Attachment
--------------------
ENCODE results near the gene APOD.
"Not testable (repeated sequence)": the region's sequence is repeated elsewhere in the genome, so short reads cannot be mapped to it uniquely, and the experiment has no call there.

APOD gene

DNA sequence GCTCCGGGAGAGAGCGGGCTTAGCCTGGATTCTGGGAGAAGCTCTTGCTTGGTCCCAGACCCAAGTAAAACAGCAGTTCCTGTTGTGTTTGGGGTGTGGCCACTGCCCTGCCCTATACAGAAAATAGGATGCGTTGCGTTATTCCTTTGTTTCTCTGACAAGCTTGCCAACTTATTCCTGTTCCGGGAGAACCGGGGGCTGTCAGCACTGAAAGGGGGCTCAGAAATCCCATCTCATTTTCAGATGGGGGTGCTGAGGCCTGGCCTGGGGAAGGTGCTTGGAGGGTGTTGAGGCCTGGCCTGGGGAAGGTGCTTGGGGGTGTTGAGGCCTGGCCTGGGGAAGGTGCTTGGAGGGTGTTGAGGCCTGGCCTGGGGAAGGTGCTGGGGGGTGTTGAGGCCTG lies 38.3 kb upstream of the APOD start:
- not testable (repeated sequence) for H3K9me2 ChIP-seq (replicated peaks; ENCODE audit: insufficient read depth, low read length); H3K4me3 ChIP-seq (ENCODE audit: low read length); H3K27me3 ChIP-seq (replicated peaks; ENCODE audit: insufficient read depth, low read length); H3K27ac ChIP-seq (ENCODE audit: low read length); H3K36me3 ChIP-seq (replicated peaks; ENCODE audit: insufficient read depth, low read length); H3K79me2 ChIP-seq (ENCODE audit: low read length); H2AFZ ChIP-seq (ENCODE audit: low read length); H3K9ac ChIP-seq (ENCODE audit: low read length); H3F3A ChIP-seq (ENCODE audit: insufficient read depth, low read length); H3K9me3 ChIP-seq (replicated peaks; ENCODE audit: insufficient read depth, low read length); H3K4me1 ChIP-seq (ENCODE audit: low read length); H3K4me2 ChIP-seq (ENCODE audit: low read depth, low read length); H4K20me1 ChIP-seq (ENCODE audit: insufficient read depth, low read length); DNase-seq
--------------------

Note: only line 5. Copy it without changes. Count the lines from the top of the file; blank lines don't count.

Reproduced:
- not testable (repeated sequence) for H3K9me2 ChIP-seq (replicated peaks; ENCODE audit: insufficient read depth, low read length); H3K4me3 ChIP-seq (ENCODE audit: low read length); H3K27me3 ChIP-seq (replicated peaks; ENCODE audit: insufficient read depth, low read length); H3K27ac ChIP-seq (ENCODE audit: low read length); H3K36me3 ChIP-seq (replicated peaks; ENCODE audit: insufficient read depth, low read length); H3K79me2 ChIP-seq (ENCODE audit: low read length); H2AFZ ChIP-seq (ENCODE audit: low read length); H3K9ac ChIP-seq (ENCODE audit: low read length); H3F3A ChIP-seq (ENCODE audit: insufficient read depth, low read length); H3K9me3 ChIP-seq (replicated peaks; ENCODE audit: insufficient read depth, low read length); H3K4me1 ChIP-seq (ENCODE audit: low read length); H3K4me2 ChIP-seq (ENCODE audit: low read depth, low read length); H4K20me1 ChIP-seq (ENCODE audit: insufficient read depth, low read length); DNase-seq